Third Summer of Love? Illegal raves on the rise in UK
Thousands of Britons are believed to have attended illegal, non-socially distanced ‘quarantine raves’ on Friday and Saturday (12–13 June), prompting concerns of a spike in new Covid-19 infections.
In scenes that looked more like the late-80s heyday of acid house than the locked-down Britain of 2020, ravers defied restrictions on gatherings of more than six people to drink, dance and get far too close to one another at unlicensed parties in woodland near cities including Manchester, Leeds, Liverpool, Oxford and Lichfield, Staffordshire.
The largest parties were in Manchester, with an estimated 6,000 people believed to have attended two raves, in Daisy Nook Country Park and near Carrington, a village in Trafford, on Saturday night. The illegal events were roundly condemned after one person died of a suspected drug overdose in the country park, and two men were stabbed and a woman raped in Carrington.
Sacha Lord, founder of Parklife festival and Manchester’s night-time economy adviser, described those who attended as a “disgrace” who have put themselves and their loved ones at infection.
If you are one of the morons who attended one of the illegal raves in Partington and Daisy Nook last night, you are a disgrace. You’ve now put yourselves, your friends, your families and loved ones at risk. I’ve seen some of the footage. You aren’t clubbers. Just selfish idiots.
— Sacha Lord (@Sacha_Lord) June 14, 2020
Social media video from the Daisy Nook event appears to show revellers dancing and inhaling nitrous oxide, while a banner above the DJ booth is emblazoned ‘quarantine rave’:
“Gathering for an illegal rave at a local beauty spot is something that would be rightly condemned at any time, for the danger it places people in and the mess that is left for others to clean up,” says the leader of Oldham Council, Sean Fielding, “though for this to happen in the middle of a global coronavirus pandemic adds an entirely new dimension to how irresponsible and selfish this gathering was.
“Gathering in these numbers under these circumstances has put many more people at risk of harm than just those present.”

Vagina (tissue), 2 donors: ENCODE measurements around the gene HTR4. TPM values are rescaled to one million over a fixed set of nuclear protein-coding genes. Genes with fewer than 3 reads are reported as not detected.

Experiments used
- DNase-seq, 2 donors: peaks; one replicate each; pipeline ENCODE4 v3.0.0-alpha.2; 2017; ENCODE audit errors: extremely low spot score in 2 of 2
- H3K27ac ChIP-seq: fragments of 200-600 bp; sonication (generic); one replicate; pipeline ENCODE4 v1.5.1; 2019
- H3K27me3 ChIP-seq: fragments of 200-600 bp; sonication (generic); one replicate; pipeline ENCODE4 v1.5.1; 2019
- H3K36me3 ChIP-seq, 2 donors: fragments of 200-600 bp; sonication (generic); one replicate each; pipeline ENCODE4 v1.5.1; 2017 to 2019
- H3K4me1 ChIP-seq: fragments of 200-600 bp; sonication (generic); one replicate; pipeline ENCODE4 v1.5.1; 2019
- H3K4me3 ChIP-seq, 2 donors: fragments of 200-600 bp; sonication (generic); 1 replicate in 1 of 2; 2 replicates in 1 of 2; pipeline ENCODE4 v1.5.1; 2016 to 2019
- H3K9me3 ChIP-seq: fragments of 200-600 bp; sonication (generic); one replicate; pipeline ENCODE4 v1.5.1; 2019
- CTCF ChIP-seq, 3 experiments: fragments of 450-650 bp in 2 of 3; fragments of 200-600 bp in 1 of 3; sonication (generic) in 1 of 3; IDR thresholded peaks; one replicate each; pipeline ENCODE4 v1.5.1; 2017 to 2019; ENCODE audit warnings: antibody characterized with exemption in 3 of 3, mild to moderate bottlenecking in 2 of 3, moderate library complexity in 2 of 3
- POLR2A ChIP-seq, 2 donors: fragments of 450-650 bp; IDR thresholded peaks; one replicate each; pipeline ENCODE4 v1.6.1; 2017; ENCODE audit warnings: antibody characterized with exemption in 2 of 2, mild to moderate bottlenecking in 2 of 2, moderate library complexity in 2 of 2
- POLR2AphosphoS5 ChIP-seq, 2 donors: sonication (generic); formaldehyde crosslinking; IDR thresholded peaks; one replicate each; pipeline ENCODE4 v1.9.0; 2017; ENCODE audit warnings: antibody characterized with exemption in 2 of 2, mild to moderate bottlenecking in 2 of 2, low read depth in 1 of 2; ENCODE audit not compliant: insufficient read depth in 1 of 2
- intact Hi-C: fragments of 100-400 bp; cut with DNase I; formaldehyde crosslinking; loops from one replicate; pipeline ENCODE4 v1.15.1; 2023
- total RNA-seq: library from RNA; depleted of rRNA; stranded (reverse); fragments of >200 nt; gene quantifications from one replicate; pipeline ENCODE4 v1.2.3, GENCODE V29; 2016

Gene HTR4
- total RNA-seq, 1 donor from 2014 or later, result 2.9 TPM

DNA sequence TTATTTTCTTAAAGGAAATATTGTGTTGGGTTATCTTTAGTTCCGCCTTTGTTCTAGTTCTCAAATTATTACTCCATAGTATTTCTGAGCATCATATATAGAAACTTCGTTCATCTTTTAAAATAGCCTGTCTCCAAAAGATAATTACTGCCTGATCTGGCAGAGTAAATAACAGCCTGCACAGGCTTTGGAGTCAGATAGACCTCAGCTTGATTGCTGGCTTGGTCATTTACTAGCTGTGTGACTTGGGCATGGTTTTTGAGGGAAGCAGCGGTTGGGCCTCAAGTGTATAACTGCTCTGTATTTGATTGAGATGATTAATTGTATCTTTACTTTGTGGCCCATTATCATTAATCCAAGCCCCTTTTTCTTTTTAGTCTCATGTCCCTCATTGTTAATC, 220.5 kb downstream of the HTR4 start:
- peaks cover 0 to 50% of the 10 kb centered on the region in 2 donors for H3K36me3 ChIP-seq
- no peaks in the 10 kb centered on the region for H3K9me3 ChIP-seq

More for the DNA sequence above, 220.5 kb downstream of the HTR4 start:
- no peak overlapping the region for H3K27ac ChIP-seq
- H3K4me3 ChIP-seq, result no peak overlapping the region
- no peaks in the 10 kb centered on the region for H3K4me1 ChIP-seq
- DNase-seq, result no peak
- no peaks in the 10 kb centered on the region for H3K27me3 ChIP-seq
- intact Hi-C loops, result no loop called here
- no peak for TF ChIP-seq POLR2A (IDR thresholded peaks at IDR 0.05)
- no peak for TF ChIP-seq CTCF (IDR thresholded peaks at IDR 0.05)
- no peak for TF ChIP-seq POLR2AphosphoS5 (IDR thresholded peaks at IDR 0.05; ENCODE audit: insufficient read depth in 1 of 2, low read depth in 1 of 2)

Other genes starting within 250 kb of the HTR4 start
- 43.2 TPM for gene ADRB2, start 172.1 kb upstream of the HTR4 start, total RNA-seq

In Brookhay Woods, near Lichfield, one raver was arrested after spitting at a police officer, according to Staffordshire Police, while the event near Leeds forced road closures after partygoers left the area by walking along motorways.
“DIY alternatives are being organised by opportunists, using unscrupulous suppliers who are purely focused on financial gain with no regard for safety”
Michael Kill, CEO of the Night Time Industries Association (NTIA), has called for those organising or supplying services to illegal raves to be blacklisted by the industry.
“Small house parties and raves have been bubbling under the surface of society for many years now, but the current situation under lockdown has intensified this, as young people search for alternatives and continue in a struggle to cope with the current restrictions on their lives due to the pandemic,” he says.
“The night-time economy and events sector provide safe spaces for young people to express themselves, but are currently unable to open, DIY alternatives are being organised by opportunists, using unscrupulous suppliers who are purely focused on financial gain, with no regard for the safety of those attending. The terrible incidents this weekend at an illegal rave in Manchester resulted in several serious incidents and the sad death of a young man from a drug overdose.
“The NTIA does not condone this kind of activity in any way, as this behaviour adds to an already challenging reputation for the night-time economy and events sector sector with regulators. Operators and suppliers breaking the law for profit and encouraging illegal raves should be blacklisted.
“Thousands of promoters and venues remain closed to save lives and the NHS [National Health Service], while struggling to maintain their businesses while a small minority are now running illegal events jeopardising the hard work and sacrifice of others.”
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